Gov. Terry Branstad believes Iowa's educational system has not been adequately preparing today's youth to be competitive in the workforce.
Although Iowa's unemployment rate, at about 5 percent, is lower than the national rate, jobs in the areas of science, technology, engineering and math (STEM) continually go unfilled, he said.
The governor, along with Lt. Gov. Kim Reynolds, co-chair of the STEM advisory council, came to the Emerson Innovation Center Wednesday afternoon to speak about the importance of his $4.7 million STEM initiative.
T-R PHOTO BY DAVID ALEXANDER
Lt. Gov. Kim Reynolds, left, and Gov. Terry Branstad talk to an audience at Emerson Innovation Center Wednesday afternoon about the governor’s STEM program. The $4.7 million program is a public-private partnership and aims to foster an interest in science, technology, engineering and math in order to prepare youth to fill positions like those at Emerson.
"We have a shared responsibility to allow every student in Iowa to reach their full potential," he said. "This is a key step toward giving all Iowa students a truly world-class education and creating a world-class workforce for our state's future."
He said the effort will help keep innovative companies like Emerson competitive in the marketplace and provide good-paying jobs for tomorrow's workforce.
In the past decade, STEM jobs have seen three times the growth as non-STEM jobs, according to the U.S. Department of Commerce.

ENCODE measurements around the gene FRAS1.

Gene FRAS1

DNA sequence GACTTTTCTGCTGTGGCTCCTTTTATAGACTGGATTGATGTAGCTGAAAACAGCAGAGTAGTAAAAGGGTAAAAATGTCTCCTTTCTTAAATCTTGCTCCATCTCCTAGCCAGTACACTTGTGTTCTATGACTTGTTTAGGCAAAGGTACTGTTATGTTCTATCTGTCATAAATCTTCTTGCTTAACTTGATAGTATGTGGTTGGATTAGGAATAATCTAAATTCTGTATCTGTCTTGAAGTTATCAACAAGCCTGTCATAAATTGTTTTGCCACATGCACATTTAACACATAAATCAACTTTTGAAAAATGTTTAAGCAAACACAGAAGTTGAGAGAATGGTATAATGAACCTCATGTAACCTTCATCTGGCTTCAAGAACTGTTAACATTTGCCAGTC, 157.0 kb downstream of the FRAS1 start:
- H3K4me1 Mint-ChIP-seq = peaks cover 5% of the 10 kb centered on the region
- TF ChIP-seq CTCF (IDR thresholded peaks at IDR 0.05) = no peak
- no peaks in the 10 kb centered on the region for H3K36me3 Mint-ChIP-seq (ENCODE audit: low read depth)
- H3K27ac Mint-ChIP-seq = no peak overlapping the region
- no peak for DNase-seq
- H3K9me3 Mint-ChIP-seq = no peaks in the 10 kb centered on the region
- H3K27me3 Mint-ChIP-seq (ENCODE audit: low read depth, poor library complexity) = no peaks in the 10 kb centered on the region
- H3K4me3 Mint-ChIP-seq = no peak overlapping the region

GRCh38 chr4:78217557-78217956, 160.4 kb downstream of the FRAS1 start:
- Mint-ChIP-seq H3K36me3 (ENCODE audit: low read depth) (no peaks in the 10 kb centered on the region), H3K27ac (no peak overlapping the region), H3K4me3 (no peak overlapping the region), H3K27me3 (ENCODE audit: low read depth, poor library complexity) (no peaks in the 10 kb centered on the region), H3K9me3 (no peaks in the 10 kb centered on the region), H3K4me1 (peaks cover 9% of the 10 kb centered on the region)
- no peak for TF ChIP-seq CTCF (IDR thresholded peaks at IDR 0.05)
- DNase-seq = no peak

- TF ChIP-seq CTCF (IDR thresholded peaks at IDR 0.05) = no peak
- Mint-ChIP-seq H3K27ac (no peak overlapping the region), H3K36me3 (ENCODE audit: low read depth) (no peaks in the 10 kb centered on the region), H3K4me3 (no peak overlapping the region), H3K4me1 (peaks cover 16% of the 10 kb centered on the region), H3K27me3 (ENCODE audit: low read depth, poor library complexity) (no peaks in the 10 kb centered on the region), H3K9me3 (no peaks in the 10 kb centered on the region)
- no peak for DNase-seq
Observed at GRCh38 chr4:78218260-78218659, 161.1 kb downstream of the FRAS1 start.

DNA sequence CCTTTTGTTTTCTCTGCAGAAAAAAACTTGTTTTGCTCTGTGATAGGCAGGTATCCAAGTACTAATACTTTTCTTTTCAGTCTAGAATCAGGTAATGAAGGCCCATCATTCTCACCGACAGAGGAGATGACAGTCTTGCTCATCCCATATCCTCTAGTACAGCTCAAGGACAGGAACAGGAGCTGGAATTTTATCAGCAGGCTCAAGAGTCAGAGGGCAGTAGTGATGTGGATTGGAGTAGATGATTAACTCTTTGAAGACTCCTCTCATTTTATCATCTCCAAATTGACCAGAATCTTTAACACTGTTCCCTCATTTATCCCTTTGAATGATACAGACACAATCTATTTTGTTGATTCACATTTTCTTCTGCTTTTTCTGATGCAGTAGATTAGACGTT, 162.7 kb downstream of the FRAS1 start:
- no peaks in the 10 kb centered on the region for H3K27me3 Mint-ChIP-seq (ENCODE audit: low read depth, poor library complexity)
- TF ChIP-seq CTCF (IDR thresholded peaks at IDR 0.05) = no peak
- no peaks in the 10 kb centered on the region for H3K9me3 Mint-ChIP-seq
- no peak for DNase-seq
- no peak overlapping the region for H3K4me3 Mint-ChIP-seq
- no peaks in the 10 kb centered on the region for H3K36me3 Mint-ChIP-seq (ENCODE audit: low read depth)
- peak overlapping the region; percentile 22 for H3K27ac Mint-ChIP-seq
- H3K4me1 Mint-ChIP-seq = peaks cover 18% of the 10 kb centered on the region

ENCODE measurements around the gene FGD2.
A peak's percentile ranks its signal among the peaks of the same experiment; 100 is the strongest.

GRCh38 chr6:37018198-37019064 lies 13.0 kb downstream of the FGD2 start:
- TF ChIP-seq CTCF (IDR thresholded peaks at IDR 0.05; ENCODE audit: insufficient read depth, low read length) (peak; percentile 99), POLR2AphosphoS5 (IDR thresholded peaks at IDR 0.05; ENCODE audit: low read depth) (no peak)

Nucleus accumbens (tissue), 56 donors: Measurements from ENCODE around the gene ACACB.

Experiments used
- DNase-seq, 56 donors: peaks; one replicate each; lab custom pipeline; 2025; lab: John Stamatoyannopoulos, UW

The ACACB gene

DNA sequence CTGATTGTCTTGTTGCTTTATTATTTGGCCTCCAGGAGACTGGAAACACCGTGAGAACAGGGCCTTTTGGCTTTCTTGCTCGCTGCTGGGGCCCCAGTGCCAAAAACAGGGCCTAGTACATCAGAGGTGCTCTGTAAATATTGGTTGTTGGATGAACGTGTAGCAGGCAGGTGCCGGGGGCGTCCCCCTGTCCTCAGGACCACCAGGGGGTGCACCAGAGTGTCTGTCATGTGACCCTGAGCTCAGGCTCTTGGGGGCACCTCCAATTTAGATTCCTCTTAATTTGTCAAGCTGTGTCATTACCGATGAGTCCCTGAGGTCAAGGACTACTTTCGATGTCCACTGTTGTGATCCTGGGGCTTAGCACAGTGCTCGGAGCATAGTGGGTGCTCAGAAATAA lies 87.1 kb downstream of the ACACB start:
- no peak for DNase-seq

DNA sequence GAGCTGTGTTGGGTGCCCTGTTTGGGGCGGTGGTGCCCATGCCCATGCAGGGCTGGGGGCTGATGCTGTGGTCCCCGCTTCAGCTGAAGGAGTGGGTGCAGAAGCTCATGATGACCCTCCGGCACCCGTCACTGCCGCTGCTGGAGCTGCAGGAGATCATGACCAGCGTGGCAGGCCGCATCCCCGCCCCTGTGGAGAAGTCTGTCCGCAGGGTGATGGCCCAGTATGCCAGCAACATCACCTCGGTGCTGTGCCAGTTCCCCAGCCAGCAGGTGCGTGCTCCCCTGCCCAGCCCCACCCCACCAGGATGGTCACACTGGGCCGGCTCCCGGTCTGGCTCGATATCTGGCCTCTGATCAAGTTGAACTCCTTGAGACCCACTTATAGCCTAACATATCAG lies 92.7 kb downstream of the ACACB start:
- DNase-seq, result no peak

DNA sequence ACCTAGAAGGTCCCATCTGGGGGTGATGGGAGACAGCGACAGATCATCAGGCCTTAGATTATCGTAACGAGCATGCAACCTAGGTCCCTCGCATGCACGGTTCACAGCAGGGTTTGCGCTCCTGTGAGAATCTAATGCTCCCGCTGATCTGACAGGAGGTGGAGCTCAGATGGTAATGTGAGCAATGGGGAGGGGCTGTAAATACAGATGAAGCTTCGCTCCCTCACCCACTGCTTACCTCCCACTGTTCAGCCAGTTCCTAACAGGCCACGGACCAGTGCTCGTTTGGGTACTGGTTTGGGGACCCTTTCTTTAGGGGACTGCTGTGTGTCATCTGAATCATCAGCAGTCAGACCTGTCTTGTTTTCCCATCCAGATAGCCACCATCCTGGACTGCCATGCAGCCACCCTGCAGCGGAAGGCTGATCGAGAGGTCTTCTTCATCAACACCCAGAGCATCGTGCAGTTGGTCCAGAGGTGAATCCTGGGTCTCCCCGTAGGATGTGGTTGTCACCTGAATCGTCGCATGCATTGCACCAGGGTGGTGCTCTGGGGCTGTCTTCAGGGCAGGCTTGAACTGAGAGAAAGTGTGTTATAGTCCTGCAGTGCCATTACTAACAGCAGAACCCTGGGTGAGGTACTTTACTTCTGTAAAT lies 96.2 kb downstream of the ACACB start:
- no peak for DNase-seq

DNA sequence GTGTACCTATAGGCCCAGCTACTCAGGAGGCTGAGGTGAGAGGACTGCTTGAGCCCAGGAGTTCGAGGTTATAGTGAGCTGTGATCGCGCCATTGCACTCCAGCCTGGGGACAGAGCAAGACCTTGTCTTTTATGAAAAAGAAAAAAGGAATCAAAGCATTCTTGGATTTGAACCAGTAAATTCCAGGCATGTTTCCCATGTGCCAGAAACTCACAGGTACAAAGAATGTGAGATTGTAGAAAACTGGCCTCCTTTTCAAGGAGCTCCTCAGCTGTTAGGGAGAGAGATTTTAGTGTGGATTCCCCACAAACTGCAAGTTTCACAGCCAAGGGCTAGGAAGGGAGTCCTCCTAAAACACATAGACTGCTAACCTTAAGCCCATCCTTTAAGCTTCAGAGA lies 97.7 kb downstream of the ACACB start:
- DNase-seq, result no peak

"The overarching goal is boosting student interest and achievement in STEM subjects and promoting STEM economic development in Iowa," Branstad said.
Branstad called on the community to spread the word on the importance of STEM education and encouraged suggestions from the audience.
Focusing on integrating STEM subjects into the curriculum for children as young as elementary aged to help encourage interest as well as provide incentive for teachers who pursue STEM certification are key elements in ensuring the program's success, he said.
With the amount of women and minorities in STEM fields at a less-than-encouraging level, the program also aims to reach out to all students to ensure every student has an opportunity to pursue STEM education and eventual employment if they so choose.
Although many exemplary STEM programs are already in place, Reynolds said, not everyone has access to them.
"We want to make sure that no matter where a student lives, he has access (to STEM programs) as well as great opportunities to be successful," she said.
Reynolds said the STEM program has seen bipartisan support and that the public-private partnership is one that benefits all those involved - teachers willing to teach STEM subjects earn more money and are in higher demand, students get educated in highly competitive fields and businesses are able to fill positions in growing fields with skilled employees.
More than 300 people in the public and private sectors across Iowa comprise six STEM hubs - think tanks aimed to brainstorm ideas for local programs that help foster STEM awareness and interest. Marshalltown's library director, Sarah Rosenblum, is on the north central advisory board.
Reynolds said the program benefits from the lack of legislation tied to it. The governor's office wants continually to re-evaluate the return the state is getting on its investment with measurable benchmarks, Branstad added.
Branstad acknowledged that working with public sector unions may prove to be a challenge, but said that the only way to ensure a bright future for the up-and-coming workforce is to look forward.
"The younger we get them to not be afraid of STEM education, the better it is," said Paul Gregoire, vice president of human resources at Fisher.